The trend of wet weather will persist across the Southeast this week, continuing the flooding threat from Mississippi through the Carolinas.
Over the weekend, tropical moisture fueled round after round of heavy thunderstorms, bringing several inches of rain to Pensacola, Fla., Tallahassee, Fla., Macon, Ga., Mobile, Ala., and Gulfport, Miss.
On Monday afternoon and early evening, heavy rain fell on Charleston, S.C., dumping 1.15 inches of rain on the city in just 18 minutes according to a report by a trained spotter. An hour later, another trained spotter reported that a storm near Tampa International Airport, Fla., caused more than 3 inches of rain to fall in one hour on the city.
Later Monday evening, heavy rain continued to fall on parts of Georgia causing numerous road closures across the state due to flash flooding, according to several 911 call centers.
Tropical moisture will continue to surge into the Southeast, extending the threat of flash flooding through the first part of the week. The areas at greatest risk include the Florida Panhandle and southern parts of Alabama and Georgia.
While these areas are at greatest risk for flooding, showers and thunderstorms across the rest of the Southeast could still cause localized flash flooding.
With the amount of rain that has fallen in the Southeast over recent weeks, the ground has become super saturated with water in many areas.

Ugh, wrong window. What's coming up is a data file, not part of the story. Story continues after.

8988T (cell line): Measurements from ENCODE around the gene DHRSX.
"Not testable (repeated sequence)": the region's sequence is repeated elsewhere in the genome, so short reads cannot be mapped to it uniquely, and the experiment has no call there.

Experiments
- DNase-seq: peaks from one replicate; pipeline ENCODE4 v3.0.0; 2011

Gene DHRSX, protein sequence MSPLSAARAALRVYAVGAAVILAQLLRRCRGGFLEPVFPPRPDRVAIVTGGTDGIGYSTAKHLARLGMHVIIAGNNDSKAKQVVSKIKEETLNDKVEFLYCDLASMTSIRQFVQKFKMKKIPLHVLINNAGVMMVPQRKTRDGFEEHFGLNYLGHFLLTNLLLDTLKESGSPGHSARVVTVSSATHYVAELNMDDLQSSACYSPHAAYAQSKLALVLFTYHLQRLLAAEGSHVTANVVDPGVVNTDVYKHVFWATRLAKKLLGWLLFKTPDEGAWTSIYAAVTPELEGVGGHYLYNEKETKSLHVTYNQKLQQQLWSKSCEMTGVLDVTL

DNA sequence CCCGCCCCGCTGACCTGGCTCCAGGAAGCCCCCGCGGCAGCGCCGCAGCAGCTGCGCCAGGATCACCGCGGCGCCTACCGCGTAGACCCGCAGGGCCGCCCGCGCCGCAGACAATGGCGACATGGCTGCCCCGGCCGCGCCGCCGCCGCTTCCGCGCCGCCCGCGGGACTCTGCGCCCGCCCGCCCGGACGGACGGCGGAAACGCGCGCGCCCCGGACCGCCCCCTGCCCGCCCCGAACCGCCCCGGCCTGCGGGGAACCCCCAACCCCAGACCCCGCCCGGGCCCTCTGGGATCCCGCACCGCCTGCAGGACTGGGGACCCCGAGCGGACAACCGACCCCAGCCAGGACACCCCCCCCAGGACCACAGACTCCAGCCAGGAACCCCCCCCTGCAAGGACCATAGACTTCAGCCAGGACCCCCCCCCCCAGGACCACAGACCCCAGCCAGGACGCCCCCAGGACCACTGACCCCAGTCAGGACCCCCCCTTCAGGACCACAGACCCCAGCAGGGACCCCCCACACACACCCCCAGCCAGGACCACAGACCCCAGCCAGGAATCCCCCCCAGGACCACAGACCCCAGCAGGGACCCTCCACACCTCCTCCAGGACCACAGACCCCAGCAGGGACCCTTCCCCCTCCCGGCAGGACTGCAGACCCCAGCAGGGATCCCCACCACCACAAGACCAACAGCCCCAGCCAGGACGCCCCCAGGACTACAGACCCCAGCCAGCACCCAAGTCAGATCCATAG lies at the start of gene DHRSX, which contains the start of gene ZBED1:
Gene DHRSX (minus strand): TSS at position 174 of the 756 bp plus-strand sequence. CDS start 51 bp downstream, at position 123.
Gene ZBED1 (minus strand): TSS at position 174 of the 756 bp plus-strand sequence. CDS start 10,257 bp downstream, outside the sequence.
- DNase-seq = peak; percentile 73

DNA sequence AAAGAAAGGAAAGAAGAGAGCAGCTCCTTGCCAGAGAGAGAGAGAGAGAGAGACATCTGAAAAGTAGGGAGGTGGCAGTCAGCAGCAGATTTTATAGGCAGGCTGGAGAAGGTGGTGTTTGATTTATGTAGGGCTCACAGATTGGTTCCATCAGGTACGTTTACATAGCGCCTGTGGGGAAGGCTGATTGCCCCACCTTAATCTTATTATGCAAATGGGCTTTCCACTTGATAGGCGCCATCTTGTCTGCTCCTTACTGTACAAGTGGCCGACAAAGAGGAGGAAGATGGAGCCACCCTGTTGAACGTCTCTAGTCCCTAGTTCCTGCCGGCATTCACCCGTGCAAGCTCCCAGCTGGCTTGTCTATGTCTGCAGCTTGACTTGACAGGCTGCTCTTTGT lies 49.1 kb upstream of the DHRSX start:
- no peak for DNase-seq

Any significant rainfall in these areas can quickly lead to flooding as rainwater will run off the ground rather than being absorbed.
This large amount of runoff can cause streams to jump outside of their banks with little to no notice.
This year has been an unusually wet year across the Southeast. Many major cities are several inches above their normal rainfall amount so far in 2013.
Atlanta, Ga., has been one of the wettest cities across the region in 2013, already receiving more rainfall this year than the city typically receives in an entire calendar year.
Columbus, Ga., is another city that has surpassed its yearly rainfall total, receiving over 50 inches of rain as of Aug. 18.
With more rain on the way, more cities are likely to join Atlanta and Columbus.
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